By Katherine Calloway
Within the 17th century medical discoveries referred to as into query validated Christian theology. it's been claimed that modern thinkers contributed to this clash version through the use of the discoveries of the wildlife to turn out the life of God. Calloway demanding situations this view by means of shut exam of 5 key texts of the interval.
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Extra info for Natural Theology in the Scientific Revolution: God's Scientists
Bentley’s yoking of belief with behaviour aligns him with Richard Baxter, while his combativeness resembles More’s – and his description of the book of nature as a ‘great, dramatick Poem’ is unique. While his emphasis on the poetic nature of the book of the cosmos distances him from the Cambridge Platonists in their attempt to find a thoroughly rational reading and its attendant problem of unfitness, his insistence on the scientific accuracy of scripture opened his arguments to criticism and, eventually, caused personal doubt on Bentley’s part.
By the Sacred Scriptures The Wisdom of God Manifested in the Works of the Creation Three Physico-Theological Discourses The Folly and Unreasonableness of Atheism 1688 1693 1692 Second Boyle Lectures [unpublished] 1694 1691 The Folly of Atheism, Demonstrated, to the Capacity of 1692 the Most Unlearned Reader A Natural History containing Many Not Common 1693 Observations Extracted out of the Best Modern Writers The Reasonableness of Christianity 1695 Thoughts on the Causes and Occasions of Atheism 1695 A Demonstration of the Existence and Providence of God 1696 from the Contemplation of the Visible Structure of the Greater and Lesser World The Grounds and Foundation of Natural Religion 1698 Mystery of Atheism, or The Devices to Propogate It Cosmologia sacra 1699 1701 A Demonstration of the Being and Attributes of God 1705 Astro-theology, or, A Demonstration of the Being and Attributes of God 1715 In one way or another, each of these works ignores Francis Bacon’s warning and seeks to underscore the reasonableness of Christianity in a time when the term ‘reasonable’ was unusually shifty.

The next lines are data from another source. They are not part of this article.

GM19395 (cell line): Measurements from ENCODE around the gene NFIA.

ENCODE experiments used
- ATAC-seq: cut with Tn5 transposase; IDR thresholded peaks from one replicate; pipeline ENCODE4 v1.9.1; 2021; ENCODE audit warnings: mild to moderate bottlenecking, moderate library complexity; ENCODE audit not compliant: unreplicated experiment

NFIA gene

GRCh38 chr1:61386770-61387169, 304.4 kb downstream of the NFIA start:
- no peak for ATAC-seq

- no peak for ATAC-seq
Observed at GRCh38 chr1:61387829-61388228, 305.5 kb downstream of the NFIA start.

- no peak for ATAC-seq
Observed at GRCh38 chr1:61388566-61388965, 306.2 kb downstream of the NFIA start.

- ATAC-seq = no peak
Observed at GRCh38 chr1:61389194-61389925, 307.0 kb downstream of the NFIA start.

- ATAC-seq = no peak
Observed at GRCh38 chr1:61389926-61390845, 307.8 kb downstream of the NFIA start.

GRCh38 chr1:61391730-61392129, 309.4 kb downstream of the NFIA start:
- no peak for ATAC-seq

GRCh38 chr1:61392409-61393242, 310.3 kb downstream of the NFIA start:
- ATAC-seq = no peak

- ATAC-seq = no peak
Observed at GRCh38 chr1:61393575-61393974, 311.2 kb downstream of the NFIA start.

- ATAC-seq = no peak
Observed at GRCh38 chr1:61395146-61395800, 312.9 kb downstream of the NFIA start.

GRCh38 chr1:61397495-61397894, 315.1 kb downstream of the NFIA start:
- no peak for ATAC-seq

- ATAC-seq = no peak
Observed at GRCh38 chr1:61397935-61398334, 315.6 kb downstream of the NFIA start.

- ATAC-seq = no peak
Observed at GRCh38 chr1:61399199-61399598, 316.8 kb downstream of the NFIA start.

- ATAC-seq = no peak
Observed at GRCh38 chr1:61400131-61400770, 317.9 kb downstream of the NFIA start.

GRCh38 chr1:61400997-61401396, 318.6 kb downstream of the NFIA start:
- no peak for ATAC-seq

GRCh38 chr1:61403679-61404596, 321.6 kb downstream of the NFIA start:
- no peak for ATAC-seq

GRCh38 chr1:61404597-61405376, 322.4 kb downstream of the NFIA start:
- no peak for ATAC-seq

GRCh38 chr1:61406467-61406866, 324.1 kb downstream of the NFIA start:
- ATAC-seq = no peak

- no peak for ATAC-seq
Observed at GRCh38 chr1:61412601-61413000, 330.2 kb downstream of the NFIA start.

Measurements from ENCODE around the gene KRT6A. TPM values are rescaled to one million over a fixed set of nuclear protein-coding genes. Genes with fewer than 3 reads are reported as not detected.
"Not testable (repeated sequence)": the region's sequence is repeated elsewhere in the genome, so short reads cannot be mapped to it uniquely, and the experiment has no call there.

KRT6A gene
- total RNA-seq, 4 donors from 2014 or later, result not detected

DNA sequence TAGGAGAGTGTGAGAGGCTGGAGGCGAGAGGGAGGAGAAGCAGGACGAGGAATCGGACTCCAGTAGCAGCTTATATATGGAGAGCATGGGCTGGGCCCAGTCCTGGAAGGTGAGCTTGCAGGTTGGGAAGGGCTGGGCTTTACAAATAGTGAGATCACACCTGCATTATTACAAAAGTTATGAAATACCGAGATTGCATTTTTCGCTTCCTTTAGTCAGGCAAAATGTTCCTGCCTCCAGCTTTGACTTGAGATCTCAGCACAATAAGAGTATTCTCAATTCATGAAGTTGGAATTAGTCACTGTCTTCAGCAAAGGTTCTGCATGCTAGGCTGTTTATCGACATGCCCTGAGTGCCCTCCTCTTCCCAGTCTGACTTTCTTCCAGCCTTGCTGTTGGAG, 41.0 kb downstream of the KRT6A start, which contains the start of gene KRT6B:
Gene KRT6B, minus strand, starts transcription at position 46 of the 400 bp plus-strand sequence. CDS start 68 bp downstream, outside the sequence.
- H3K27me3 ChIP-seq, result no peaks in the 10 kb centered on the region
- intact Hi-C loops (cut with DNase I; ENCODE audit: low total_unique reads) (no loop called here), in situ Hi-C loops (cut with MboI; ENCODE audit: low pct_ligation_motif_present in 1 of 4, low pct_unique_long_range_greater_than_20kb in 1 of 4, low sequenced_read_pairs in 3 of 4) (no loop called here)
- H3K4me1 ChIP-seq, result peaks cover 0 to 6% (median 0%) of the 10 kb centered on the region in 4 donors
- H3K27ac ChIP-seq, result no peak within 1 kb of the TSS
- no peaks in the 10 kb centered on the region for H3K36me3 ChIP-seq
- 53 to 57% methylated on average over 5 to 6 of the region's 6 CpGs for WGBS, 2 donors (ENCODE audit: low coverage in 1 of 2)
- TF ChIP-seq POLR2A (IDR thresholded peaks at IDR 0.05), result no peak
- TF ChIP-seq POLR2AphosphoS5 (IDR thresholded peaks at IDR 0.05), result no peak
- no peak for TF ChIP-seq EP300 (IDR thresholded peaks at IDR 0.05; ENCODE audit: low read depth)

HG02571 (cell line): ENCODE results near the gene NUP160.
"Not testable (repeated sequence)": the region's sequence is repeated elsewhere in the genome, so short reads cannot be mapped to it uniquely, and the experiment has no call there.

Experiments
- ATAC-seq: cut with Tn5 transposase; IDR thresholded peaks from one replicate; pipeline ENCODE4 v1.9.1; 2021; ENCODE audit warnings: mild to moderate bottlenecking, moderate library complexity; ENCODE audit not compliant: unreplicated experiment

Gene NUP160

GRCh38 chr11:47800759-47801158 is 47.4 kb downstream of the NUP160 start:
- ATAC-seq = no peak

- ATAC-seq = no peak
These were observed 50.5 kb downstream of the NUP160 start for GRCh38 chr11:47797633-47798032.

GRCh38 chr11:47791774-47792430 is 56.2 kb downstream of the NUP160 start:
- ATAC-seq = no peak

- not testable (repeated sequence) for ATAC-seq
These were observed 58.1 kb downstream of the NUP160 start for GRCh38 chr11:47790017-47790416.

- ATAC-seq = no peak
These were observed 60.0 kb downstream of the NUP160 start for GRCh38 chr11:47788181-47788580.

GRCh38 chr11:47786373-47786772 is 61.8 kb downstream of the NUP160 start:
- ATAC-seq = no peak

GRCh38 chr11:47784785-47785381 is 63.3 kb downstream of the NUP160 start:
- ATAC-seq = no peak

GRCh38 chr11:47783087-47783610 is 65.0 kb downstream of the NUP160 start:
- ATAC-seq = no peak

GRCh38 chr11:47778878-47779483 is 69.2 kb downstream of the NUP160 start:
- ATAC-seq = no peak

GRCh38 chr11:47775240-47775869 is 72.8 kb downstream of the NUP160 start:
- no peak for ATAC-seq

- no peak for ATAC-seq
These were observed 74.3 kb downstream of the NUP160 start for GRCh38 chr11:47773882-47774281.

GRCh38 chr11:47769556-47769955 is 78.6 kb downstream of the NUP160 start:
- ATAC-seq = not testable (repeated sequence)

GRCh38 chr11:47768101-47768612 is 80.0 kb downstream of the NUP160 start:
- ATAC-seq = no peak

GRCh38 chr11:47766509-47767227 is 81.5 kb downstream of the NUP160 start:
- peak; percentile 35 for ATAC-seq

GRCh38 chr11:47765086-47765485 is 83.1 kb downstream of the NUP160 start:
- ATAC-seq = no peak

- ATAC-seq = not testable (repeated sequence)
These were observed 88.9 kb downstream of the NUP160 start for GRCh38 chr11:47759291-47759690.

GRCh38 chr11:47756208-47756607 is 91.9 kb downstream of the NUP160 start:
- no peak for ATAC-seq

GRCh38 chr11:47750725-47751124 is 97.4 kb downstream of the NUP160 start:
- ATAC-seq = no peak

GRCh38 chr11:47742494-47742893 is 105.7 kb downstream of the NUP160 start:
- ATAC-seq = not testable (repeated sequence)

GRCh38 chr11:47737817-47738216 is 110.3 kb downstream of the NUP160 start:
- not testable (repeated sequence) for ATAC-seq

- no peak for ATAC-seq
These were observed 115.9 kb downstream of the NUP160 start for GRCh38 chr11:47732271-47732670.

Along with Baxter, Ray is another example of a natural theologian who writes for a believing audience. Bentley, on the other hand, is far more congenial to the language of proof and certainty. Bentley’s inaugural Boyle Lectures, intended by their late patron to ‘prove the Christian Religion against notorious infidels’, were published under the title of The Folly and Unreasonableness of Atheism (1692), and I examine them in my final chapter, ‘God’s Philologist’. Bentley was not only an avid Newtonian but also a remarkably skilful classical scholar, and the latter of these two traits dictates the form of his natural theology as the former dictates its content.
Natural Theology in the Scientific Revolution: God's Scientists by Katherine Calloway